What's shaped like your friend and even sounds like your friend, but isn't actually your friend? Why, a human-shaped pillow with a slot in its head for a cellphone, of course.
One Japanese venture is looking to solve that problem of feeling distant when speaking on the telephone by offering cushions that look a little like small people, with a skin-like texture, that can hold your mobile device.
The "Hugvie", which has a head, a torso and short limbs -- think Casper the Friendly Ghost, but without any facial features -- is the result of a collaboration between robot engineers, a futon vendor and a textile firm
Users put their phone inside the Hugvie when making call, and then embrace it, in what one researcher dubbed "cushion-style communication media".
Engineers at the Advanced Telecommunications Research Institute International (ATR) said they worked on the principle that people feel closer to whomever they are speaking when two or more senses are engaged, such as hearing and touch.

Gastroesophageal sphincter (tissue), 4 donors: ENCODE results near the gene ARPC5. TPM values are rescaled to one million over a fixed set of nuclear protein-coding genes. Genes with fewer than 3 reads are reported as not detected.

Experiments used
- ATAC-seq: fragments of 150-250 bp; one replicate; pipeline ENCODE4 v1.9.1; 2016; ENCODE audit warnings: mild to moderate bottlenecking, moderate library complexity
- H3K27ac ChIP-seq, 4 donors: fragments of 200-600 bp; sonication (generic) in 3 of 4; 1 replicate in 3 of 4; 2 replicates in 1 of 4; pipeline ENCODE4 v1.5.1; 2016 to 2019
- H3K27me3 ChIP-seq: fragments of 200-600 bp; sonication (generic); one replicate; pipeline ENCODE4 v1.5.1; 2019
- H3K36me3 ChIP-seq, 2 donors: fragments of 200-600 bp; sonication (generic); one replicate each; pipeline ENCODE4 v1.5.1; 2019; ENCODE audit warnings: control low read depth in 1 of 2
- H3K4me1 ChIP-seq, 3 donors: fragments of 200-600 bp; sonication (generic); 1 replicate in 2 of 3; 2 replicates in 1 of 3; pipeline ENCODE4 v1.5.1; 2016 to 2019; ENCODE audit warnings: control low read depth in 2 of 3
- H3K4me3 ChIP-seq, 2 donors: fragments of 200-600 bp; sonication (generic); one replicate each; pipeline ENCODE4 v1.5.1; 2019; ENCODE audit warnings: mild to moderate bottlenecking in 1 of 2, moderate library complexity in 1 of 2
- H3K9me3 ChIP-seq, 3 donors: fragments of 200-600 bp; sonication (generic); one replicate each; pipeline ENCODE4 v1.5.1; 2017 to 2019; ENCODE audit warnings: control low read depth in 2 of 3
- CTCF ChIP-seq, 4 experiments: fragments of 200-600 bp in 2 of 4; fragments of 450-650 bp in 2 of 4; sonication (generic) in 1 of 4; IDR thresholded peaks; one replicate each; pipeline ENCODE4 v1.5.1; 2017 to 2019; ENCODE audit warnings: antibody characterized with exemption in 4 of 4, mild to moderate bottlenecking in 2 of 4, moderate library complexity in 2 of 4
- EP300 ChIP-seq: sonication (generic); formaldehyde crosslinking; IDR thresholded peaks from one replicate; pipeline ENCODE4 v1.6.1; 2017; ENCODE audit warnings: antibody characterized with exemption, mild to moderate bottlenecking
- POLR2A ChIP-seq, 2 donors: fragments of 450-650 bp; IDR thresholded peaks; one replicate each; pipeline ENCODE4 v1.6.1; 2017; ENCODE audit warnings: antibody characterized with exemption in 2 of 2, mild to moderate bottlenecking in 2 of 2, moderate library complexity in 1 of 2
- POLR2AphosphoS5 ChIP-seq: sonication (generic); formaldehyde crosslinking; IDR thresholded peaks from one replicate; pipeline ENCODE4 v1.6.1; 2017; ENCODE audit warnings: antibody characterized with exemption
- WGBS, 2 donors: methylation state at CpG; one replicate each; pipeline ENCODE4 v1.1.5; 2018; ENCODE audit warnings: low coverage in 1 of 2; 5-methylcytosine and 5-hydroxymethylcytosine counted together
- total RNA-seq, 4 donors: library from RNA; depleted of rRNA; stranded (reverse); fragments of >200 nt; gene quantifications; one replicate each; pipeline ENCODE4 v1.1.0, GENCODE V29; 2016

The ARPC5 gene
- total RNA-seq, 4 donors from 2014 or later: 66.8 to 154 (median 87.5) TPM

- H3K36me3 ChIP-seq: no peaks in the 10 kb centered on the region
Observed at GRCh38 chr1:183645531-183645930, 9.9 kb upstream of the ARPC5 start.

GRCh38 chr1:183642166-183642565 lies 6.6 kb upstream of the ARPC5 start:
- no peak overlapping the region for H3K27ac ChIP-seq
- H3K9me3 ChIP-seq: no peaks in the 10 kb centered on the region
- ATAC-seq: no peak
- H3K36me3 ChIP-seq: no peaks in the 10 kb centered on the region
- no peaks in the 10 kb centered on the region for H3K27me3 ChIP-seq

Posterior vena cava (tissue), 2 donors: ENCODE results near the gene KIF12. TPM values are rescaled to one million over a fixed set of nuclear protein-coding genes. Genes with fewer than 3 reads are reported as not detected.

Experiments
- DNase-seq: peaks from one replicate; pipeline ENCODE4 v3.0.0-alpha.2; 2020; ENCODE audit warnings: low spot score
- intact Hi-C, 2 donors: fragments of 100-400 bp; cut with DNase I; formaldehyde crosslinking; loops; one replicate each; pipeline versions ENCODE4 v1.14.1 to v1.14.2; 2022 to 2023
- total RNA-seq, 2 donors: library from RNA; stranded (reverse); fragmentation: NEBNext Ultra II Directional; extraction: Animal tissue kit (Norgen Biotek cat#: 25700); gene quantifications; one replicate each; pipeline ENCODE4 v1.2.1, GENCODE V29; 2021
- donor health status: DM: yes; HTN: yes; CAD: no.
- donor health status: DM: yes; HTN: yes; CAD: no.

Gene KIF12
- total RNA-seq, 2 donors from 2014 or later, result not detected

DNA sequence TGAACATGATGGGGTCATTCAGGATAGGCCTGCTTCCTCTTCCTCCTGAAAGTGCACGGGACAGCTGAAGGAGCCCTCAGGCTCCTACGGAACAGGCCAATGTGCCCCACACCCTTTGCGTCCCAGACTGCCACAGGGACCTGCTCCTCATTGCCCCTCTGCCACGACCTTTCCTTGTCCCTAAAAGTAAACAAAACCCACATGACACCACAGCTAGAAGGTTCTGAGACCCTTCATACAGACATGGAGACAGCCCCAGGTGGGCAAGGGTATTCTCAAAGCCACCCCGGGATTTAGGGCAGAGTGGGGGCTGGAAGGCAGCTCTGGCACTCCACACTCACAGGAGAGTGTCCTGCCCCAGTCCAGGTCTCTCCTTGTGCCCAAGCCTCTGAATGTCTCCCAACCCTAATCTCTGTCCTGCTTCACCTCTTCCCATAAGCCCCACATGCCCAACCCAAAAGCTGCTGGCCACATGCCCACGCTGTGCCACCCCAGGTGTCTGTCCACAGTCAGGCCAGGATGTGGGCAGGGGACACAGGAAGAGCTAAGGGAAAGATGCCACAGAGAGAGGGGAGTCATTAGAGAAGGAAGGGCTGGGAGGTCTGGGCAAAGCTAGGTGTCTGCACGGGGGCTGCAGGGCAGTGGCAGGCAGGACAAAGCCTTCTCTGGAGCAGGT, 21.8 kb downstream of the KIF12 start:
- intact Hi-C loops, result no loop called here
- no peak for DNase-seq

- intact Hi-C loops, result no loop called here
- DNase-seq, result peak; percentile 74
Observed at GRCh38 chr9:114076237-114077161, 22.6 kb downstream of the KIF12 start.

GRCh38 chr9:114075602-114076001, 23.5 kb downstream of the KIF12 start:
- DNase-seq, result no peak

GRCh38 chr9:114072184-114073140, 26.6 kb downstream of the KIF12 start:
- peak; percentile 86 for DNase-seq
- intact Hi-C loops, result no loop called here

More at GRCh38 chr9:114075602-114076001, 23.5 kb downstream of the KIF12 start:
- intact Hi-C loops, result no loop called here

"Hugvie is a simple device that uses voice and tactile senses. It creates a strong sense that the user is hugging the other person, a feeling that cannot be attained via mobile phones," ATR and its collaborators Kyoto Nishikawa and industrial materials maker Toyobo said.
And it actually is rooted in science: research has shown that physical contact with a simple, inanimate object decreased levels of cortisol, the hormone associated with stress.
The Hugvie -- a portmanteau of "hug" and the French word for "life" -- measures 80 centimetres by 55 centimetres (31 inches by 21 inches), and will sell for 10,000 yen ($80) in Japan when it goes on sale in September.
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